We often focus on test-taking skills for before and during a test, but neglect the “after.” Students would benefit from some help understanding how they can learn from their mistakes. The first key skill is identifying the types of mistakes they make, only then can they work to correct them moving forward. In math there are four basic types of mistakes:
- SECRETARIAL: copying the problem down wrong, misreading sloppy handwriting between steps
- COMPUTATIONAL: arithmetic mistakes
- PROCEDURAL: generally understanding the problem but mixing up or missing a step, (as an example, not completely simplifying an otherwise correct answer)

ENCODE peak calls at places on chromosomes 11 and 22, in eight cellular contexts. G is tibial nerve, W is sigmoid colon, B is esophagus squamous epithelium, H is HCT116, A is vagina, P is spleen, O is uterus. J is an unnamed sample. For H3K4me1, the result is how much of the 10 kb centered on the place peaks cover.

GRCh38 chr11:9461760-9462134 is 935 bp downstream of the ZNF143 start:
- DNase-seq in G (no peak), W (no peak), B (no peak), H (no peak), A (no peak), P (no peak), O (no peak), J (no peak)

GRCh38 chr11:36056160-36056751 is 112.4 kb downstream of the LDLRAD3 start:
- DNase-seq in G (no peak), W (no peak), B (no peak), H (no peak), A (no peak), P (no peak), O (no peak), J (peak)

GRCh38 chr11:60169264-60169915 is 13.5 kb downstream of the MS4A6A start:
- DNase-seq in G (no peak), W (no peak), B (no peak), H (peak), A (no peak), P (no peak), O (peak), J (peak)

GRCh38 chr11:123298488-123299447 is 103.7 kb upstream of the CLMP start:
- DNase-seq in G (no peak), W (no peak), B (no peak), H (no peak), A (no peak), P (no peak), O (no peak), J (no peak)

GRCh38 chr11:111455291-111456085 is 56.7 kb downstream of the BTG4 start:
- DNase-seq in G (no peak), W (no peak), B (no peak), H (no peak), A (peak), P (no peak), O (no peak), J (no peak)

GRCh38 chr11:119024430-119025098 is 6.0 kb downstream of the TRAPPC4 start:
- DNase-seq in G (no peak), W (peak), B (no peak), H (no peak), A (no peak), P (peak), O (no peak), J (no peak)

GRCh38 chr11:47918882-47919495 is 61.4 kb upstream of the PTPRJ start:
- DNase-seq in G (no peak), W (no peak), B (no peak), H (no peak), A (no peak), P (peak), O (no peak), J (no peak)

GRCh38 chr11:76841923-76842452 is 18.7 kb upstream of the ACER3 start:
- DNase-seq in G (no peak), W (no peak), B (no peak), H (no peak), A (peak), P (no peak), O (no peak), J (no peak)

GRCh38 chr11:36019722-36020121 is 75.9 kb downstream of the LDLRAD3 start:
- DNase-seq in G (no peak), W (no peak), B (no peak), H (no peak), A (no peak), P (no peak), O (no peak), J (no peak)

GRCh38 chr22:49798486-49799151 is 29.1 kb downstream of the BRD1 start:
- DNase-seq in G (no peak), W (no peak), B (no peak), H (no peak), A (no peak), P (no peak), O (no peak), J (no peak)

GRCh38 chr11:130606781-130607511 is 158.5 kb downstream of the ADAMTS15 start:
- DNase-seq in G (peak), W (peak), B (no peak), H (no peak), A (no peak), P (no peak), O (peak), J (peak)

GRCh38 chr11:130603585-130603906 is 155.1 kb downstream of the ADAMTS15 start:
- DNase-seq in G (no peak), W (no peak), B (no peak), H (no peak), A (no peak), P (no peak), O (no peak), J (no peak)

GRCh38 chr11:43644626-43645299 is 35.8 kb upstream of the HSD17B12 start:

- CONCEPTUAL: wrong procedure or left blank
The first two are typically “in test” fixes. A student may be working too fast, not checking their work, or suffering from anxiety. The third and fourth are preparation issues. A student making these mistakes at exam time is just not fluent enough with the material.
After a test, students can check to see what type of mistakes they have made and see if there are any patterns, then they can implement those great “before” and “during” strategies.
Another strategy from reader Virgil Gibson at Harrisburg Area Community College: “One practice I’ve implemented in my classes is dividing the class into working groups of about four students and have them collaboratively identify the reasons for any incorrect or incomplete responses to problems on each others’ papers. They learn while teaching each other.”